The Kharkiv offensive, and in particular the move to Izium, was a major setback to the Russian war effort. By threatening a flank of Russian forces in the eastern Donbas region, the offensive has virtually ruled out a secure Russian takeover of the Donbas, military analysts say.

The region became central to Russia’s military objectives after the failed attack on Kiev, and Russia’s President Vladimir V. Putin cited it as one of his justifications for the February invasion. He claimed that Russian troops had been deployed to protect Russian speakers in the Donbas from the Ukrainian government, which the Kremlin falsely claimed is full of “Nazis”.

But Anton Gerashchenko, a Ukrainian deputy interior minister, said the collapse of Russian morale may have been a greater counterattack feat than regaining territory.

“Russia has already lost,” he said. “They destroyed the myth itself. For twenty years they built stories that “our army is the strongest.” And then it turns out not to be.”

Pro-Russian bloggers, who used to applaud their military and recently criticized the leadership for setbacks, were distraught by Mr Zelensky’s visit to Izium.

“The Commander-in-Chief Zelya is there,” wrote one, Aleksandr Zhuchkovsky. “Posing in Izium with the brave ‘defenders’.” He added that the Russian saying “once the Russian flag is hoisted, it must not be lowered” should be stopped “to avoid embarrassment.”

He vaguely called for a review of the Russian leadership. “This pain should not be treated with vodka, but with urgent decisions, cardinal reforms of the system.”

But despite growing calls from Russian nationalists for a full draft, Kremlin spokesman Dmitri S. Peskov said on Tuesday that mobilization “is not discussed at this time.”

To the inhabitants of Izium, where damp autumn leaves lay on the asphalt, the rapid departure of the Russians was as much a surprise to them as it was to the Russians who had occupied the city for nearly seven months. All in all, as Russia has retreated from the northeast, Ukrainian forces have taken back an area home to about 150,000 people in 300 cities and towns.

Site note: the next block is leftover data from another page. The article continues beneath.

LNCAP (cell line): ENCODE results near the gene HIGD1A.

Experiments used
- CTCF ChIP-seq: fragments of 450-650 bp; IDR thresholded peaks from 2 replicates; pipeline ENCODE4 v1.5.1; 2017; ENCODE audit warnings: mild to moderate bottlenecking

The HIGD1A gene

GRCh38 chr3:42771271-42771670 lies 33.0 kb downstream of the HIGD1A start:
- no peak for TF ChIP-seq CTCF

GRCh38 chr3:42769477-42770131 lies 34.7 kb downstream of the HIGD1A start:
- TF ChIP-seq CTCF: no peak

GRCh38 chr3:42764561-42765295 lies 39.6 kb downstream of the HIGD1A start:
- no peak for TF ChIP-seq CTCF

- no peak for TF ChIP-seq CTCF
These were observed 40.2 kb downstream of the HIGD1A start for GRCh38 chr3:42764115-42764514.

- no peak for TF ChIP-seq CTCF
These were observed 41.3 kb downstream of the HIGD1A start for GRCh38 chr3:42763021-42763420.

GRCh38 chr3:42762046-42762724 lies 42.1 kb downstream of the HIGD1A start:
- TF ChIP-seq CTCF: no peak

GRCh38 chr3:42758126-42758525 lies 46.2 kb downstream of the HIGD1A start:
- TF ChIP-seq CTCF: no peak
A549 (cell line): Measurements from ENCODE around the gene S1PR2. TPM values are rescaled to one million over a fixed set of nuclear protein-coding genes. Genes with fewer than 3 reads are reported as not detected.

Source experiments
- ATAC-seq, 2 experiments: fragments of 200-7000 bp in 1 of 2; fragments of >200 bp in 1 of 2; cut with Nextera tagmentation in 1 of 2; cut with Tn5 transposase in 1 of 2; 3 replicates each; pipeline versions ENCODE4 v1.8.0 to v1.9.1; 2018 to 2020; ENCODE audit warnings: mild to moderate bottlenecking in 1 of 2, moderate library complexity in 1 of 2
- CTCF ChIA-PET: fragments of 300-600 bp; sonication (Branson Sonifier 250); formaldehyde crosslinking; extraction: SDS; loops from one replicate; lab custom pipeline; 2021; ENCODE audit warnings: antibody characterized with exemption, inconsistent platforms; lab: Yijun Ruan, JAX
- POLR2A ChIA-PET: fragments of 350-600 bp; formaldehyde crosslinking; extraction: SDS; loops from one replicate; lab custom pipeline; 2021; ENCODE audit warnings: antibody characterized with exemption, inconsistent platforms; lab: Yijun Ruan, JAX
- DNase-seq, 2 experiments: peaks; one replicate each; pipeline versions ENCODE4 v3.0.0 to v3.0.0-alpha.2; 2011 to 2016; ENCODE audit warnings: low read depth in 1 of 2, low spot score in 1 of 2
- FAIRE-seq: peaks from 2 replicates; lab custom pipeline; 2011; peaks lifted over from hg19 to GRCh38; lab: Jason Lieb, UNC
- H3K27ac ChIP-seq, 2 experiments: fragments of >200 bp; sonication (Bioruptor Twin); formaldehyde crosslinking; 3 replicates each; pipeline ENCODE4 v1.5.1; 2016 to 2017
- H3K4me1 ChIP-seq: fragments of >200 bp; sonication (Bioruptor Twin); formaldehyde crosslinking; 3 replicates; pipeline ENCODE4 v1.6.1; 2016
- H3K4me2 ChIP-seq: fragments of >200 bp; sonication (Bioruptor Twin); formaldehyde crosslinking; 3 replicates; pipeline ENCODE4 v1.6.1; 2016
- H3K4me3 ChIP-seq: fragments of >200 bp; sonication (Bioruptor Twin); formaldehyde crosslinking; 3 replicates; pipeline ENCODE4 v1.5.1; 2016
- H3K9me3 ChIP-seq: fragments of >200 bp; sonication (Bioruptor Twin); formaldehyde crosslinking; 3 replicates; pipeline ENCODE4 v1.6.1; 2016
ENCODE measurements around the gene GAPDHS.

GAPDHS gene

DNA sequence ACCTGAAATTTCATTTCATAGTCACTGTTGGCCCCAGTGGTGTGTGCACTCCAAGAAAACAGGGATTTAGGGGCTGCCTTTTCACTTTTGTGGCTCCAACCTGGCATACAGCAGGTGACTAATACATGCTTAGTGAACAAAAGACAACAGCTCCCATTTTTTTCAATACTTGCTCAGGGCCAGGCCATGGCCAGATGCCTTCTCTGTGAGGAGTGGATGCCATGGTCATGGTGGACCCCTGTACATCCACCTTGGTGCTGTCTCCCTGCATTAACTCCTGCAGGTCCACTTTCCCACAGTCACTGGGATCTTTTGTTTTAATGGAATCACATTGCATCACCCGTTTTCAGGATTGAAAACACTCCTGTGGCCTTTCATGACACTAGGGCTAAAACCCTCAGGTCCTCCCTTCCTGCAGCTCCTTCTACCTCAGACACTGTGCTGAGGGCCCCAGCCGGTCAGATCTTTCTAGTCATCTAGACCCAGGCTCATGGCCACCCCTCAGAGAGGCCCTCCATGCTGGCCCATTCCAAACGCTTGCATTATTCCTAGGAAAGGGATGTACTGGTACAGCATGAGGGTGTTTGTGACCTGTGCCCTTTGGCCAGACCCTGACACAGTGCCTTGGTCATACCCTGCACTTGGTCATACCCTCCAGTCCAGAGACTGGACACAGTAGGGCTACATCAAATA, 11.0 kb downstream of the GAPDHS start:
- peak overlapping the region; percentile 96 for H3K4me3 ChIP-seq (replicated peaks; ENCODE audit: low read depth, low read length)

Yevhen Yenin, a deputy interior minister in Ukraine, said police had found ten bodies in and around the nearby town of Balakliya, suggesting that the Russian military has committed human rights violations. So far, nowhere have soldiers been more macabre than on the streets of Bucha, a suburb of Kiev, where the bodies of about 450 civilians were left behind by retreating Russian troops.

“Work is just beginning” in the northeast, Mr Yenin said, adding that it was “too early to say the extent of the abuses”. The regional police in Kharkiv said in a statement on Wednesday that they had confirmed the death by torture of one person in a police station used by Russian troops to detain civilians in Balakliya. An ex-con told reporters on Tuesday that he had received electric shocks.

The Russian government has rejected witness statements, photos, videos and other evidence of atrocities committed by its soldiers in Bucha and has denied charges against its troops.

Residents of newly reclaimed communities have said Ukrainian authorities were questioning some people and looking for collaborators, and civilians had been killed in the Ukrainian counter-attack on their communities. But the mood was generally one of deep gratitude.

“I was standing on the bridge and watching our boys come in, and I wanted to hug them all,” said Oleksandr Sabodishin, a retiree, who was riding his bicycle on Wednesday to run errands.

“From morning to night I baked cakes and brought them to our soldiers,” said another pensioner, Lyubov Shamrai. “I made cherry dumplings, strawberry dumplings. I wanted to give them something homemade.”

During the ceremony in the square of Izium, Mr. Zelensky watched the flag hoisted over the ruins – all four buildings around the square had been burned, partially collapsed or had no roofs. It was unclear whether they were damaged in the Russian attack on the city in March or the Ukrainian counter-attack this month.

“There are no surprises,” Mr Zelensky said of the destruction. “This is shocking, but no shock to me. We saw this in Bucha, the same destroyed buildings, people murdered. It is now part of our history and part of the modern Russian nation. They did it.”

Andrew E. Kramer reported from Izium, Ukraine, and Marc Santora from Kiev, Ukraine. Matthew Mpoke Bigg and Cora Engelbrecht contributed reporting from London, Matina Stevis-Gridneff and Monika Pronczuk from Brussels, and Jeffrey Gettleman from Kryvyi Rih, Ukraine.